IDS & IPS Remain Important Even as Other Tools Add IDPS Features

Intrusion detection system (IDS) and intrusion prevention system (IPS) technologies – often combined as intrusion detection and prevention (IDPS) – have been in use for decades, yet they remain important cybersecurity tools even in the face of today’s rapidly changing cyber threats and complex IT environments.

An ideal security stack provides continuous protection without gaps. IDS and IPS solutions help fill in the gaps between endpoint protection, firewalls, and other parts of the security stack. In fact, as evidence of their ongoing importance, IDS and IPS features are increasingly becoming part of those other solutions.

IDS and IPS share many common features, but the consensus “best” tool may not provide the best option for all organizations. While organizations of all sizes can benefit from increased insight into network and endpoint activities, the correct tool for the job will be the one that fits an organization’s specific requirements the best. Here we’ll discuss a range of IDS and IPS use cases and even suggest the best tools based on your network complexity, from the smallest businesses to the largest enterprises.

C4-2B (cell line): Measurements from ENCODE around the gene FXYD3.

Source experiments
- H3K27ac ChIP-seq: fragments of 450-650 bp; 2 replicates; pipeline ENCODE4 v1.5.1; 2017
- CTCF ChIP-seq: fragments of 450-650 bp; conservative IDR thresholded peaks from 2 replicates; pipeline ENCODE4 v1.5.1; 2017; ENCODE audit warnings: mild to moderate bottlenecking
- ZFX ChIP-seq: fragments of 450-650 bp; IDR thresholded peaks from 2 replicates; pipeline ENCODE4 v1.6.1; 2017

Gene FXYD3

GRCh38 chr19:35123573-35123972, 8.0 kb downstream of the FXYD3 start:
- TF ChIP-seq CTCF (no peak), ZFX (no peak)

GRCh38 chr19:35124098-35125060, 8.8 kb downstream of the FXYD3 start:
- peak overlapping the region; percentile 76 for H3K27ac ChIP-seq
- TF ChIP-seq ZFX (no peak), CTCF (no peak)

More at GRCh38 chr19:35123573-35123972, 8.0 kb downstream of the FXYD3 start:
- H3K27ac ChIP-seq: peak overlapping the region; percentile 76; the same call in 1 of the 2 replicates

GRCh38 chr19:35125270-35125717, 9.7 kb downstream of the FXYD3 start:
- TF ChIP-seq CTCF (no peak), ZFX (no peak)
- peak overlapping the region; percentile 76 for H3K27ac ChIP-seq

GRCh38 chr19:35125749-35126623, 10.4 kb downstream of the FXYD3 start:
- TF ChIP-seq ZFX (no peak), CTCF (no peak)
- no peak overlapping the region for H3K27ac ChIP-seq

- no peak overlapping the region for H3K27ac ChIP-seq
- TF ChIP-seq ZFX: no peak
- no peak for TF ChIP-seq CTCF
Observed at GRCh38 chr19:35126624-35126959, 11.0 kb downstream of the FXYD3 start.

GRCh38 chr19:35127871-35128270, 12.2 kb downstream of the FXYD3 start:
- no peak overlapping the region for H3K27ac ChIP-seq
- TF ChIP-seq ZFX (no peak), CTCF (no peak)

See the Best Intrusion Detection and Prevention Systems (IDPS)

Why We Still Need Network Detection and Protection

Even the smallest organizations know that they should implement firewalls and endpoint protection solutions. However, even in smaller networks, these basic defenses can leave a gap for attackers to exploit.

For example, Mandiant researchers discovered a threat actor that ran attacks off of equipment usually ignored on the network such as wireless access point controllers, storage area network (SAN) arrays, load balancers, and video conferencing camera systems.